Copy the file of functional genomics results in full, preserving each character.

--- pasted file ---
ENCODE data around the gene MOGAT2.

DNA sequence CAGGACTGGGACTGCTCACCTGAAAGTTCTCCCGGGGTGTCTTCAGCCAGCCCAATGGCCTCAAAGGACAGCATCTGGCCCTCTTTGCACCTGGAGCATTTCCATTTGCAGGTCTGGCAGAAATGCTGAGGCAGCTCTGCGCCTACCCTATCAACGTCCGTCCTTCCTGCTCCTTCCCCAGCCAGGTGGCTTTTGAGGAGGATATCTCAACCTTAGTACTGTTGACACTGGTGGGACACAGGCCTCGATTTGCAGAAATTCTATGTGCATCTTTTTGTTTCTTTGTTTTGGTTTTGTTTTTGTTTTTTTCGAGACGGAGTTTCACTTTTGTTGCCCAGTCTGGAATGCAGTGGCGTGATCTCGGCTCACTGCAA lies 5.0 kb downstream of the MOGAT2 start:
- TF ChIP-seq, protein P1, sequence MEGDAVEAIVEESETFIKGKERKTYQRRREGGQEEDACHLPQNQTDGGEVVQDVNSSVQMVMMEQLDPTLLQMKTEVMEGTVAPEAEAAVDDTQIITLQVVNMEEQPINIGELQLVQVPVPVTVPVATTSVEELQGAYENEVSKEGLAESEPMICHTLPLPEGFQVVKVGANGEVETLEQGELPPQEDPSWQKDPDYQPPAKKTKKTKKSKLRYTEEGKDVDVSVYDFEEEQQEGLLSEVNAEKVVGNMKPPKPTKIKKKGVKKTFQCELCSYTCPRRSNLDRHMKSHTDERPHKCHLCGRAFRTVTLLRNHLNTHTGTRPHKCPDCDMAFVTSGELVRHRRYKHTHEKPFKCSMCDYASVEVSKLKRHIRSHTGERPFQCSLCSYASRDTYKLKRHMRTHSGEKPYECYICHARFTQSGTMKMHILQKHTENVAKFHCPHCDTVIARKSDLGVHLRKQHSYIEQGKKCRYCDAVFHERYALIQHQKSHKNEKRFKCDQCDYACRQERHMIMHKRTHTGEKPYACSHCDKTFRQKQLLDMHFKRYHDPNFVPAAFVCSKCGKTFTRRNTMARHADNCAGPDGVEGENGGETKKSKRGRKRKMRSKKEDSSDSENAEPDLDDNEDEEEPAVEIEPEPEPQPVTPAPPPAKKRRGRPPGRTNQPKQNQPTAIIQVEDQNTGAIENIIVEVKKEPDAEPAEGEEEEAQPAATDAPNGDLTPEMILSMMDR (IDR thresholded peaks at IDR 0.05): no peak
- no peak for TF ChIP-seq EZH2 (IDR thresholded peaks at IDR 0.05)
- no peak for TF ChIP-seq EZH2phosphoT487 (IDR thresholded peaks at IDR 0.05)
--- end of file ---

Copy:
ENCODE data around the gene MOGAT2.

DNA sequence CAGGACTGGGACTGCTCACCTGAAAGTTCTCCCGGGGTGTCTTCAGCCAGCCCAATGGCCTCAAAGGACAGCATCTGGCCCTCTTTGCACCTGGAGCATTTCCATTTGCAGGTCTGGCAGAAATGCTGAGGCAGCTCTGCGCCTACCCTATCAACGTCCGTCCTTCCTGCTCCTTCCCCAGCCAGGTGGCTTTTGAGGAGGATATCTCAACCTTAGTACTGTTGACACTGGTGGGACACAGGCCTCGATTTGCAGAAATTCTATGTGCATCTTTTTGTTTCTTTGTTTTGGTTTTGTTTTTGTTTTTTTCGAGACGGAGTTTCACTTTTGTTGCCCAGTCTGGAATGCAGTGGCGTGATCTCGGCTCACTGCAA lies 5.0 kb downstream of the MOGAT2 start:
- TF ChIP-seq, protein P1, sequence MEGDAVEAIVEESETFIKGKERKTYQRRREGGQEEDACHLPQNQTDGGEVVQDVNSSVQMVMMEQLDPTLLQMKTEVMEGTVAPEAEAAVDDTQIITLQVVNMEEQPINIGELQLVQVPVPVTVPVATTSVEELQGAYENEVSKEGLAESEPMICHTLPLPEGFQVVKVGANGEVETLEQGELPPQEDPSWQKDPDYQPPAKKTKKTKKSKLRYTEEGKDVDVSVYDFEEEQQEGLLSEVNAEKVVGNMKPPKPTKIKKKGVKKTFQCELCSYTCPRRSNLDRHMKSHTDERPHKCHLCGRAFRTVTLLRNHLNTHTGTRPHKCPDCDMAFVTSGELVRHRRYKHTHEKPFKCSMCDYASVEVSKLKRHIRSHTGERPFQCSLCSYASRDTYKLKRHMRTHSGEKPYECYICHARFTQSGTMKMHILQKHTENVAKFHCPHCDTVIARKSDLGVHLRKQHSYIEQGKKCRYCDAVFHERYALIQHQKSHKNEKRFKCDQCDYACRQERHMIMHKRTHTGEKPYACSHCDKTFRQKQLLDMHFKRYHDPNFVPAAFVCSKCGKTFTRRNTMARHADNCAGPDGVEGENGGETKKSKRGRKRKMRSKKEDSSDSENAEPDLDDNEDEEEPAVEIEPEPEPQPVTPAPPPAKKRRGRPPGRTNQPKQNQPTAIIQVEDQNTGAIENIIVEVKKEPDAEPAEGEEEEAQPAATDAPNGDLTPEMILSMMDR (IDR thresholded peaks at IDR 0.05): no peak
- no peak for TF ChIP-seq EZH2 (IDR thresholded peaks at IDR 0.05)
- no peak for TF ChIP-seq EZH2phosphoT487 (IDR thresholded peaks at IDR 0.05)